"It is no sinecure to live amongst these copper-colored rascals," said Willis; "they are constantly stealing the cattle of the Dutch settlers in their neighborhood. About twelve years ago, our ship was stationed at the Cape, and I was sent with a party of blue jackets into the interior, as far as Fort Wiltshire, on the Krieskamma, the most remote point of the British possessions in South Africa. There we dispersed a cloud of them that had been for weeks living upon other people's property. They are tall, wiry fellows, as hardy as a pine tree, and as daring as buccaneers. The chief of the kraals, or huts, wear leopard or panther skins, and profess to have the power of causing rain to fall, besides an endless number of other miraculous attributes. Amongst them, a wife of the ordinary class costs eight head of cattle, but the price of a young lady of the higher ranks runs as high as twenty cows. When a Kafir is suspected of a crime, his tongue is touched seven times with hot iron, and if it is not burnt he is declared innocent."

"I am afraid," said Jack, "if they were all subjected to that test, they would be found to be a very bad lot. But now, since we have all decided upon a profession, let us hear what the young ladies intend doing with themselves; let them consult their imagination for a beautiful future gilded with sunshine, and embroidered with gold."

"There is only one occupation for women," said Mrs. Becker, "and that is too well defined to admit of speculation, and too important to admit of fanciful embellishments."

"Well, then, mother, let us hear what it is."

"It is to nurse you, and rear you, when you are unable to help yourselves; to guide your first steps, and teach you to lisp your first syllables. For this purpose, God has given her qualities that attract sympathy and engender love. She is so constituted as to impart a charm to your lives, to share in your labors, to soothe you when you are ruffled, to smooth your pillow when you are in pain, and to cherish you in old age; bestowing upon you, to your last hour, cares that no other love could yield. These, gentlemen, are the duties and occupations of women; and you must admit, that if it is not our province to command armies, or to add new planets to the galaxy of the firmament; that if we have not produced an Iliad or an AEnead, a Jerusalem Delivered, or a Paradise Lost, an Oratorio of the Creation, a Transfiguration, or a Laocoon, we have not the less our modest utility."

"I should think so, mother," replied Jack; "it would take no end of philosophers to do the work of one of you."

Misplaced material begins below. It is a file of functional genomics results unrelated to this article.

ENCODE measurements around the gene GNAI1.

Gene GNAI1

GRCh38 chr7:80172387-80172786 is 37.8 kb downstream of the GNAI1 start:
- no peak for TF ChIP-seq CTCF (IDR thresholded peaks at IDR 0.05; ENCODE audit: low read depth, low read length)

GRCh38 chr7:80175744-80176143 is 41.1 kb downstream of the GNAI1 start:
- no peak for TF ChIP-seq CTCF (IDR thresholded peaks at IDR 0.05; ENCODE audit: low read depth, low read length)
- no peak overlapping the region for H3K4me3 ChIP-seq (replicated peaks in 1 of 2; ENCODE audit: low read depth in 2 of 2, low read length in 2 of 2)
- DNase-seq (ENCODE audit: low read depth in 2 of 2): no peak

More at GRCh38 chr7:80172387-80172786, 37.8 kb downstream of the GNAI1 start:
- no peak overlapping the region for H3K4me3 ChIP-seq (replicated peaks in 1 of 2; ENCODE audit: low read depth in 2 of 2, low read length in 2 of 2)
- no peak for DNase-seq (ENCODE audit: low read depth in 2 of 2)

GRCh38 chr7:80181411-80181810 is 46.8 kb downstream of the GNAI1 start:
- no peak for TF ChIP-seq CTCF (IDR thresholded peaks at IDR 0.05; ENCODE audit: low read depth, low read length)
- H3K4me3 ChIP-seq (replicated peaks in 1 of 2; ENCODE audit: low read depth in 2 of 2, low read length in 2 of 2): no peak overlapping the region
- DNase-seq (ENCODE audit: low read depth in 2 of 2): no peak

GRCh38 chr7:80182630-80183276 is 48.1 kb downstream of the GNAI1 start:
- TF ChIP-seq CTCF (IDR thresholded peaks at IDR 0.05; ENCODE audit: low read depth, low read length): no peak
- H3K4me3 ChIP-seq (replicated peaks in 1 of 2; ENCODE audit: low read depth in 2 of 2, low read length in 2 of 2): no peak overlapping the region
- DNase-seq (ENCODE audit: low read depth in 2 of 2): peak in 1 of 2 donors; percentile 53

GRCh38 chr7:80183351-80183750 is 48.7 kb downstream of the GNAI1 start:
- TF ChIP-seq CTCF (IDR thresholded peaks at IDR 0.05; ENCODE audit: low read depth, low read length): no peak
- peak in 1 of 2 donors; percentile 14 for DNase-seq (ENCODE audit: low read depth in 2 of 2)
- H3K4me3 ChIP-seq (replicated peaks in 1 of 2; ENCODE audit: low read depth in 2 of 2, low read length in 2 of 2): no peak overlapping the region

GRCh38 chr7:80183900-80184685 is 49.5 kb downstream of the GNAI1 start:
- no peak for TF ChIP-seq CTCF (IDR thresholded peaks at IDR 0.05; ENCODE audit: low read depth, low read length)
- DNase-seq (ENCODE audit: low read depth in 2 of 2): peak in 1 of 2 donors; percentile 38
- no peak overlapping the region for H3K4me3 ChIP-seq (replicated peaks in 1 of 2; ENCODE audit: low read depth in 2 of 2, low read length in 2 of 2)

"It surprises me," said Willis, "that not one of you has selected the finest profession in the world--that of a sailor."

"The finest profession of the sea, you mean, Willis. There is no doubt of its being the finest that can be exercised on the ocean, since it is the only one. If it is the best, Willis, it is also the worst."

"It has also produced great men," continued Willis; "there are Columbus, Vasco de Gama, and Captain Cook, to whom you are indebted for a new world."

"No thanks to them for that," said Jack; "if they had not discovered a new world we should have been in an old one."

"That does not follow," remarked Ernest; "the new world would have existed even if it had not been discovered, and you might have found your way there all the same."

"Not very likely," replied Jack, "unless one of the stars you intend to discover had shown us the way; otherwise it would only have existed in conjecture; and as nobody under such circumstances would have dreamt of settling in it, they would not have been shipwrecked during the voyage."

"Very true," remarked Fritz; "if we had not been here we should, very probably, have been somewhere else, and perhaps in a much worse plight. Let me ask if there is any one here who regrets his present position?"

Willis was about to reply to this question, but Sophia observing that there was something wrong with the handkerchief that he wore round his neck, hastened towards him to put it to rights, and he was silent.

The hour had now arrived when the families separated for the night. Mary was preparing as usual to recite the evening prayer, but before doing so she whispered a few words in her mother's ear.

"Yes, my child;" and, turning to Frank, she added, "Since you are determined to adopt the ministry as a profession, it is but right that we should for the future entrust ourselves to your prayers."

The two families were now located in their respective eyries; and Jack, whilst escorting the Wolstons to the foot of their tree, said to Sophia,

"I thought the chimpanzee had been playing some prank."

"So he has. Has nobody told you of it?"

"No, not a soul."

"Then I will be as discreet as my neighbors; good night, Master Jack."